Photo Feature: EFT-1 – The band gets back together
KENNEDY SPACE CENTER, Fla — It was likely the most important launch of the year and it marked the culmination of what the SpaceFlight Insider (SFI) team had been planning – since forming a year earlier. We realized even then – that we might be biting off more than we could chew – and that when all was said in done – we would fail. There has been a lot of trial and error at SFI since our official Dec. 15 start date – but when all was said and done? Like NASA, we worked the problem – and accomplished something special.
EFT-1 – would be the first time that SFI would host a live webcast. It had been something that we had been working on – for months. Affinity Productions provided the streaming services, Nathan Moeller with Astro95 Media had produced the graphics, Sawyer Rosenstein with Talking Space developed and produced the prepackaged elements which would run during the show.
It was a lot of little pieces that had to come together – and, in the end, it all did.
We made sure to dot all of our “Is” and cross all of our “Ts”” – but there were two elements, that we simply could not prepare for – the lack of internet coverage at Kennedy Space Center – and the intense interest in EFT-1.
The launch of EFT-1 – was the first flight of Orion, the first time that a United Launch Alliance (ULA ) Delta IV had been tapped to carry out a flight that was not flown for the Department of Defense. There would be other unusual events for the flight of Orion.
Under normal conditions, any members of the media who wanted to attend the various events out at KSC – are welcome to do so. This time? There were just too many press in attendance. NASA or ULA therefore had decided to restrict the amount of press that could come out. Given the number of events that were taking place at any one given point in time? This probably was not a bad decision.
SFI had to scramble to ensure that we had trained staff to attend these events, that individuals who have not had the opportunity to attend them – would be given a chance to do so. Many staff members scratched their names off of the various lists to accomplish these objectives. They worked to ensure that all of the spots that were open – had someone there – even if it meant that they, themselves, might not get the spot they had hoped. The team came together and showed its skills – and its professionalism.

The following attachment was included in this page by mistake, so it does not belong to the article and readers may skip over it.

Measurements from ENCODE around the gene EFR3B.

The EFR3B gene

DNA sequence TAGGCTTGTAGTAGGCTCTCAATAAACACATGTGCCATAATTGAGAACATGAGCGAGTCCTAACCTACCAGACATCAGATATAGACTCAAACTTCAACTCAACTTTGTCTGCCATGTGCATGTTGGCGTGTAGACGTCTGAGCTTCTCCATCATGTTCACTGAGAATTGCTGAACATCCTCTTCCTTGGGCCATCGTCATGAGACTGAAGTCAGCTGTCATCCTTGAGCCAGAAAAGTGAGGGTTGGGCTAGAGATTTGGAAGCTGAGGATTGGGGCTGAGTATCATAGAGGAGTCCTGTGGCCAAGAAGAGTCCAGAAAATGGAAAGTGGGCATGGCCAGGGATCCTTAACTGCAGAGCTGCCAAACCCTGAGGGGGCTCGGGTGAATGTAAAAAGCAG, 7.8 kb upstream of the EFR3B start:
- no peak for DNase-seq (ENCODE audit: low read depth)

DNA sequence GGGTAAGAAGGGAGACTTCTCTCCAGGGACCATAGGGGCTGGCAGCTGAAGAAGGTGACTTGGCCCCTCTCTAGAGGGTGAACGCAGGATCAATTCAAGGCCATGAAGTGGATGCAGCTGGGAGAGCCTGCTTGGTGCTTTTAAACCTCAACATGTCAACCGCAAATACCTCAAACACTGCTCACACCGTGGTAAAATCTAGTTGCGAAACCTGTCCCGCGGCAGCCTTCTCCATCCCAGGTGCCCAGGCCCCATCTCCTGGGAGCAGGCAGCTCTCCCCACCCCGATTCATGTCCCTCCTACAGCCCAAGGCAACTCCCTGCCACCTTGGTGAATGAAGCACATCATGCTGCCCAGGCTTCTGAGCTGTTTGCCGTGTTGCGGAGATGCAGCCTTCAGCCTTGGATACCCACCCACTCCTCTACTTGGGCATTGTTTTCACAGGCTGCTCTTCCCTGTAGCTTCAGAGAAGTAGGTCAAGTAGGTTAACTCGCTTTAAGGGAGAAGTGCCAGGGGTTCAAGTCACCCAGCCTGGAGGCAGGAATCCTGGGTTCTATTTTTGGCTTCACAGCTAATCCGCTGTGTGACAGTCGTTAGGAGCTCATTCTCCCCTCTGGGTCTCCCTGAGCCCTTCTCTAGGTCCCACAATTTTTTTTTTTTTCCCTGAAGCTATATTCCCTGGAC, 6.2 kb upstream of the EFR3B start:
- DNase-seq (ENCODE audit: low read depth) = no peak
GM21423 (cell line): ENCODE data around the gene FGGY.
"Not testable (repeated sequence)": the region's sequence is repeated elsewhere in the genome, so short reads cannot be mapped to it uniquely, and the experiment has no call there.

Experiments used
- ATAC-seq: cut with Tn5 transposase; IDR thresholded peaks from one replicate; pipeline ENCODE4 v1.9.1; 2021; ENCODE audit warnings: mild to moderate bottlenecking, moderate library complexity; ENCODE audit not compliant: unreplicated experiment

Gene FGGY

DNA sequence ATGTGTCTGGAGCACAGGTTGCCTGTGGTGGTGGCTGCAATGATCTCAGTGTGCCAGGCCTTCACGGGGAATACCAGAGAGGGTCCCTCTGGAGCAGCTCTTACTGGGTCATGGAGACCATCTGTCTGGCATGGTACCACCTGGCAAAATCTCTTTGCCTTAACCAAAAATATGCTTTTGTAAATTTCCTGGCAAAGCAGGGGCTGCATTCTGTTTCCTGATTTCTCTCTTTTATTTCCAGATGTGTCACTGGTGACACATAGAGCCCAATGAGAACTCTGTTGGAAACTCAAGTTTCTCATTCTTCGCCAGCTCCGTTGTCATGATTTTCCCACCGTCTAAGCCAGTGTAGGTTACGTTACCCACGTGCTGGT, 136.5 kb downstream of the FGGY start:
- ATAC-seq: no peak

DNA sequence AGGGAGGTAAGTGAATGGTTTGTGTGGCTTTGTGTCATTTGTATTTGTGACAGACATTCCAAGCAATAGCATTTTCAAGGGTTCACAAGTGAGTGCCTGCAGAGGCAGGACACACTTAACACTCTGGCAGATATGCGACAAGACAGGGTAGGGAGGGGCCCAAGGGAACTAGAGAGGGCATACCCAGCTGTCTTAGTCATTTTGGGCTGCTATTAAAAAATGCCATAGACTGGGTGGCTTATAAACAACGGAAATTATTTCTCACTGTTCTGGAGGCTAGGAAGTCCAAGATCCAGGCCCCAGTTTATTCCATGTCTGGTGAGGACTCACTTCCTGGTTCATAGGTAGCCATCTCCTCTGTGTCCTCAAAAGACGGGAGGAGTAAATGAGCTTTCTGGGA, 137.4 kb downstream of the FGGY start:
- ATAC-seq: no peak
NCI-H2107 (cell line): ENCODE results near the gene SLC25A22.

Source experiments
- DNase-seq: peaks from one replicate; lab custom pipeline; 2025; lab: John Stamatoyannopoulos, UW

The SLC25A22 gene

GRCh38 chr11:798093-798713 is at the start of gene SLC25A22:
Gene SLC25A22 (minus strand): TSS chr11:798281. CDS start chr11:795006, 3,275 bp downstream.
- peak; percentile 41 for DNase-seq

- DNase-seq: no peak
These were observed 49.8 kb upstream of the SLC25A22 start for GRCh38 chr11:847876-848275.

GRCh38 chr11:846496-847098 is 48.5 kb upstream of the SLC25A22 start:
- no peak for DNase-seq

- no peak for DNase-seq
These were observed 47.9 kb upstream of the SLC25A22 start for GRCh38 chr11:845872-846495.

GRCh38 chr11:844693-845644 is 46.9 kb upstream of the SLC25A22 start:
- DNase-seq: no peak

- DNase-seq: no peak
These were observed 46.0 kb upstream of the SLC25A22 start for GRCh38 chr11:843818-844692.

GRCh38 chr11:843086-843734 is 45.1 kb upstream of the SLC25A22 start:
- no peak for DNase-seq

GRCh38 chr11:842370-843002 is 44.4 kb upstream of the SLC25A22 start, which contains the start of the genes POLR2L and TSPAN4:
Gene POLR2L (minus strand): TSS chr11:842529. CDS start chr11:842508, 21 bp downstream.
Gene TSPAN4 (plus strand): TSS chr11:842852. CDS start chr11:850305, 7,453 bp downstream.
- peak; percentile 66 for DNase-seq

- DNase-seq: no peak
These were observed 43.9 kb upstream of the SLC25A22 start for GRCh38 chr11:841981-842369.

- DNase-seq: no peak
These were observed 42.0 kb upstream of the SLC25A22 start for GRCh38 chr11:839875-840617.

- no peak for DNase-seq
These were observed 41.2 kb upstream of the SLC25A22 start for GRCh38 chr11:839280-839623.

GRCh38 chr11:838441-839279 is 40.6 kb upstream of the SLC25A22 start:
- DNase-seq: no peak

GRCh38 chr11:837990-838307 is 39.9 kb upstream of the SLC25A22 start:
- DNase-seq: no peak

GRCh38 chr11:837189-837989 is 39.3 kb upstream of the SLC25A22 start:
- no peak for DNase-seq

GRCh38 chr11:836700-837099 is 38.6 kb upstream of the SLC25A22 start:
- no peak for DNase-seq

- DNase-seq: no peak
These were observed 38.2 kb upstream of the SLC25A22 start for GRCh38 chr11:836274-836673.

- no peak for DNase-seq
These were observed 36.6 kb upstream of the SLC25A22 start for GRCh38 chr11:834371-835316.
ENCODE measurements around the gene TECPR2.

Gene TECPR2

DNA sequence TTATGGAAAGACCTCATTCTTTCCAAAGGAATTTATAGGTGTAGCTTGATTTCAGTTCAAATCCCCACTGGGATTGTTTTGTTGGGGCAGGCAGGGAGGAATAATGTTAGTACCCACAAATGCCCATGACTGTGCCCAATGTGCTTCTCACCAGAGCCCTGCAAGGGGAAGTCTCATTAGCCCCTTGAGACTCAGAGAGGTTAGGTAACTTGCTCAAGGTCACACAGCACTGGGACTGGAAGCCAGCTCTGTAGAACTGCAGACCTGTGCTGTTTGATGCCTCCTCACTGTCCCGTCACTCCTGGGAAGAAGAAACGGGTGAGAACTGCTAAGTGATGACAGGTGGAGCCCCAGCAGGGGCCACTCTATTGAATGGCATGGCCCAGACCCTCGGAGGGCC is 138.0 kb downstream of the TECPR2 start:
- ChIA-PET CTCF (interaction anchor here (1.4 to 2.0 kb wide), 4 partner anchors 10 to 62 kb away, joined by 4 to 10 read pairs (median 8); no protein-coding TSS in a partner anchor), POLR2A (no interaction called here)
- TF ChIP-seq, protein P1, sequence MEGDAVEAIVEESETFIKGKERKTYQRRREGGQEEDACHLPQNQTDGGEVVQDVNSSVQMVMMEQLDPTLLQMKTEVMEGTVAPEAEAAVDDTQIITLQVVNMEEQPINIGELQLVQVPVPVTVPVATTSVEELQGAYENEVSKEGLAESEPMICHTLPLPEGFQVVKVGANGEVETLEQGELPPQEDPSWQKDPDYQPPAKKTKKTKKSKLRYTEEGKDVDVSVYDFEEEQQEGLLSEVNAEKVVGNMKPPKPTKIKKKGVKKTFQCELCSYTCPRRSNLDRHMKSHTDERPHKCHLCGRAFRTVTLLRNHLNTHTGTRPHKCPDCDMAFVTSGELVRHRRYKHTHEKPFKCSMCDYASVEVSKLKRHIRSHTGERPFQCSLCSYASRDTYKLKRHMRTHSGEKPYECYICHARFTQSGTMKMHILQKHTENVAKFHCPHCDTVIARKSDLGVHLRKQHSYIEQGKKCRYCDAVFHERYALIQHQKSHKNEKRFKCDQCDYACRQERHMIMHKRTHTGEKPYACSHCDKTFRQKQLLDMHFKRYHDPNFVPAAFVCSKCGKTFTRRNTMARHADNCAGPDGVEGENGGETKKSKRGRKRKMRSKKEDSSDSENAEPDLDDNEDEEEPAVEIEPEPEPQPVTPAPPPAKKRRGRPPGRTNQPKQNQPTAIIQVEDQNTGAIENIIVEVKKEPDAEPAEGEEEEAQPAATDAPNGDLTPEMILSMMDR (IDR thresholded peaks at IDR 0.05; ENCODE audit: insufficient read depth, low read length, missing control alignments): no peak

The first launch attempt, on Dec. 4, just was not in the offing. Winds in the wrong direction, wayward boats and a sticky hydrogen valve – all played their part to ensure that the launch was scrubbed for the day. The following day’s weather – did not look promising. Rain, continued to come down in a slow drizzle at Space Launch Complex 37 raising concerns that the launch would be scrubbed. SFI’s photographer’s fretted that they would end up with tons of images – dotted with haze and rain droplets.
Meanwhile, back at the press site, the folks at Affinity Productions had regrouped and come up with a new plan. We gave up using the services out at KSC – and would try running off our own MiFi. Problem (mostly) solved. Until just about 3 minutes before launch – we ran without a major hitch. Only when the other outlets and personnel out at KSC picked up the pace of their posts – did we “break the internet.”
As we began to wrap up and tear down the tent and various support structures SFI photographers began to trickle back from the NASA Causeway, from atop the Vehicle Assembly Building, and other sites. The images they took – were nothing short of amazing. The best was yet to come as they had not collected the cameras placed at SLC-37.
Remote cameras were collected and of the twelve or so that were set up – ten had operated flawlessly. The photographers began processing the images and some of them are included in this feature. Just as NASA had described the flight of Orion, the photos that the highly-skilled team had acquired were, “perfect.”
It has been a long road this past year, SpaceFlight Insider has tried to do many things that larger outlets don’t try to do for a few years after they initially are formed. It has not been easy – but, as of EFT-1, we are now capable of doing almost everything that we set out to do.
One recurring phrase that was repeatedly used during the lead up to launch was, “The band has gotten back together.” SpaceFlight Insider, is made up almost entirely of volunteers. While NASA celebrated having disparate elements coming back to work as one – we were celebrating having a similar achievement – an organization that had come of age – and was starting to achieve great things.
I use our photo features to relay the first-hand experiences of myself and other team members at the scene to you, our readers. I would like to close with my heart-felt thanks to: Michael Howard, Michael Deep, Jared Haworth, Amy Thompson, Sean Costello, Bill Christie, Robert Springer, Michael Seeley, Sawyer Rosenstein, Abigail Harrison, Nicole Harrison, Rae Botsford, James Tutten and Scott Johnson.
Jason Rhian spent several years honing his skills with internships at NASA, the National Space Society and other organizations. He has provided content for outlets such as: Aviation Week & Space Technology, Space.com, The Mars Society and Universe Today.